I was surprised to hear that some luncheon meats contain milk derivatives that aren't declared on the ingredients list. I rarely buy these products. But when I do I read the labels carefully, since I have a severe milk allergy. Now I worry that I can't rely on the labels to tell the whole story. Can milk derivatives really be present even if they're not listed?ANSWER - Until recently they could. Indeed, three episodes of severe allergic reactions in milk-sensitive individuals who ate hot dogs or bologna were reported not long ago in the New England Journal of Medicine. Unfortunately, the product had been reformulated to contain partially hydrolyzed sodium caseinate, which was not listed on the label.

At the time, the manufacturer wasn't violating any regulation. Until now, additives such as sodium caseinate, which is commonly used as a binder in processed foods, could be included under the umbrella term "natural flavorings." A change in the U.S. Department of Agriculture regulation became effective last September requiring that sodium caseinate, as well as certain other additives used in processing meat and poultry products, be listed on labels.

Since you do have a severe milk allergy, you should know that only foods containing 2 percent or more of meat or poultry are covered by this regulation. Other processed foods, under Food and Drug Administration regulation, still permit sodium caseinate to be listed under a general "flavorings" category. So until more stringent rules are put into place, it's best to get in touch with the manufacturer before using any products about which you have doubts.

QUESTION - Recently, after a buffet supper, more than half the chicken breasts I'd prepared were left over. I don't have much freezer space and I didn't want to take a chance on safety so I gave most of the chicken to my guests to take home. If I miscalculate again, how long can I store leftover cooked chicken in the freezer?

ANSWER - It will remain at top quality for three or four days. After that, changes in both flavor and texture will start to develop.

As with other cooked meats, however, we cannot emphasize too strongly that to ensure that the chicken is safe, you must handle it very carefully. This means using a clean container for storing it and refrigerating it promptly, preferably as soon as everyone has been served a second helping.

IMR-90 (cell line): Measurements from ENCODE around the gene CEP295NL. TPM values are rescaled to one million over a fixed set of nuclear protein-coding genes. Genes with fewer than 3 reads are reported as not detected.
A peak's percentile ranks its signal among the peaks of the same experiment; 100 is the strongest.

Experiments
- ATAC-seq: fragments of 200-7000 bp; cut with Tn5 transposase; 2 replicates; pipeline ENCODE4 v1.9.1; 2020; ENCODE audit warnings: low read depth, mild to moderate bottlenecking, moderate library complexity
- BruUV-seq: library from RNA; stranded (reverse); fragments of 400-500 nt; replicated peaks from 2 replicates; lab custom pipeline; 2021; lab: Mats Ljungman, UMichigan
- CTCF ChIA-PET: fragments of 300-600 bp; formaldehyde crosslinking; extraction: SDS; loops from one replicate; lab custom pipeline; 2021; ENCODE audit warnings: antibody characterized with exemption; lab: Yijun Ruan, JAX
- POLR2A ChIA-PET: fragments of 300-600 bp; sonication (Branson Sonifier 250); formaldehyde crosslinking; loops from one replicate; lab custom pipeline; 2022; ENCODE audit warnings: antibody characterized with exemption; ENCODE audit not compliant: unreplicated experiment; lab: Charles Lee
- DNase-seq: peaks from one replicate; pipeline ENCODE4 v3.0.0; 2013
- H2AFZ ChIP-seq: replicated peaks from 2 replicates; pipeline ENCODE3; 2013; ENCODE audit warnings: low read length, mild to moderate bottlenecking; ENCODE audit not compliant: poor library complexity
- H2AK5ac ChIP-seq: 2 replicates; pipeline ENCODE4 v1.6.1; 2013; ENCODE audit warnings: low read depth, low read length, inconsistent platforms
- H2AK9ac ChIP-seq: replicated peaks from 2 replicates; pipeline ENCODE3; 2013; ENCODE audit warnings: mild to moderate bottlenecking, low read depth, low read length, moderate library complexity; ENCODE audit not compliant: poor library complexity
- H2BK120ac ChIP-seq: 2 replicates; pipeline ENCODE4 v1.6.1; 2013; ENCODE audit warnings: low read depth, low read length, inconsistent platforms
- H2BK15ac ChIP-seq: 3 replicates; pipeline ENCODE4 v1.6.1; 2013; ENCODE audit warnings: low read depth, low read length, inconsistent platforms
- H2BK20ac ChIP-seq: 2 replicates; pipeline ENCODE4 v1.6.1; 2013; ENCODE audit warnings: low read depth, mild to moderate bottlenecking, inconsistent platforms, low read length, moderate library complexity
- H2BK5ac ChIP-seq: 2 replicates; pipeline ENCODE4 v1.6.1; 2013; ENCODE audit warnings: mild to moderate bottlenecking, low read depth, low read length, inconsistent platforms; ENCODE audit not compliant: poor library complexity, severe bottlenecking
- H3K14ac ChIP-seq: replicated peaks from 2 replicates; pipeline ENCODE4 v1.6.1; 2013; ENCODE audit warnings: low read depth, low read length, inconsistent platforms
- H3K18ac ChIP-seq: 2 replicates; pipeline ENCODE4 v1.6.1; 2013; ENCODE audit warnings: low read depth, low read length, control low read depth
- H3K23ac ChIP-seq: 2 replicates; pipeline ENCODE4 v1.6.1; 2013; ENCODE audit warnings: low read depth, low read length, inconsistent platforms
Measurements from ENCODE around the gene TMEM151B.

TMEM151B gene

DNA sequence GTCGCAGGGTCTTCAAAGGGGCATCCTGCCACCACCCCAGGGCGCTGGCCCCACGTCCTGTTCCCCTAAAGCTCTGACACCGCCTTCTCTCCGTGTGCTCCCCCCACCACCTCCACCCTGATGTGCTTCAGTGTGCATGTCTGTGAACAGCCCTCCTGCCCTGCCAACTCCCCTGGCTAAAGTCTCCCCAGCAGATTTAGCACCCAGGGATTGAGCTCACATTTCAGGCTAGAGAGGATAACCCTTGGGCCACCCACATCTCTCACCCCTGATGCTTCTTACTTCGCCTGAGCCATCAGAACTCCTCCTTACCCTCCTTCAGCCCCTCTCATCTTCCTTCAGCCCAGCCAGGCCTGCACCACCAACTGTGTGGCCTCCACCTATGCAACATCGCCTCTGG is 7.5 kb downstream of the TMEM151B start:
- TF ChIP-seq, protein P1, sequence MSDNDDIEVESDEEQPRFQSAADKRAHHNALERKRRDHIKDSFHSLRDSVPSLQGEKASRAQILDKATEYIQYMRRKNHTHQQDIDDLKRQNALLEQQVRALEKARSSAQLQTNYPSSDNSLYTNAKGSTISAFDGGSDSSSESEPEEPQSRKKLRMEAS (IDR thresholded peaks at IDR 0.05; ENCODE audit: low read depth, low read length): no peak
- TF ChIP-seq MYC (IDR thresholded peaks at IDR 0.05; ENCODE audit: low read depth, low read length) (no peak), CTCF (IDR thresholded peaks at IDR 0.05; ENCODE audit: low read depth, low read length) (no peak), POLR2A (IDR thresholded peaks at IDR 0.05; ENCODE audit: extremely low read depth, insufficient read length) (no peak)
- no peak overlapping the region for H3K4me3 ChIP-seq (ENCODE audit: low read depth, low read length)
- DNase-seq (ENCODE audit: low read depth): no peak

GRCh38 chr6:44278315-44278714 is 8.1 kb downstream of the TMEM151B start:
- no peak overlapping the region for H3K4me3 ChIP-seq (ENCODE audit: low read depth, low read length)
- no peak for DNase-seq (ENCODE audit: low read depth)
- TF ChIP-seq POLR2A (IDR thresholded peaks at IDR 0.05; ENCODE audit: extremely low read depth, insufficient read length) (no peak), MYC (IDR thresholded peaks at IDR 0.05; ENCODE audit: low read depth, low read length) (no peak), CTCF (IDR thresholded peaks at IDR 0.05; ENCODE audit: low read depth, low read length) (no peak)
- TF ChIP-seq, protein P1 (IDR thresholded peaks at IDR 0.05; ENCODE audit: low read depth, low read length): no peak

If you're saving a large roasting chicken or a turkey, it's also a good idea to remove the meat from the bones before you put it away. This will promote prompt, even cooling of the meat.

QUESTION - I know that dried beans are among the better sources of soluble fibers, the type that seems to help lower serum cholesterol. I hadn't eaten them much until a recent visit to Central America, where I ate rice and beans twice a day. I found I enjoyed them and now that I'm home I want to work them into my diet. The question is, what type should I buy? Which ones will give me the most fiber?

ANSWER - Fiber content does vary among types of dried beans, but the differences aren't that great. You'd probably be better off choosing your beans on the basis of taste preference, and using different kinds to add interest to your meals. At the high end of the fiber spectrum, a cup of navy beans contains more than 41/2 grams of soluble fiber, with pinto beans following closely behind. White beans are at the low end, providing almost 3 grams. As a side note, there is less soluble fiber in lima beans, chickpeas and blackeyed peas. Also, measure for measure, dried beans you cook yourself are likely to contain more soluble fiber than the canned variety.

You asked specifically about soluble fiber, but we should point out that dried beans have another fine feature. They are also rich in insoluble fibers, which are linked to normal bowel function. Going back to our example of navy beans, the total fiber content of one cup is 131/2 grams. Of that, about 60 percent is insoluble fiber, and about 40 percent soluble.

1991, Washington Post Writers Group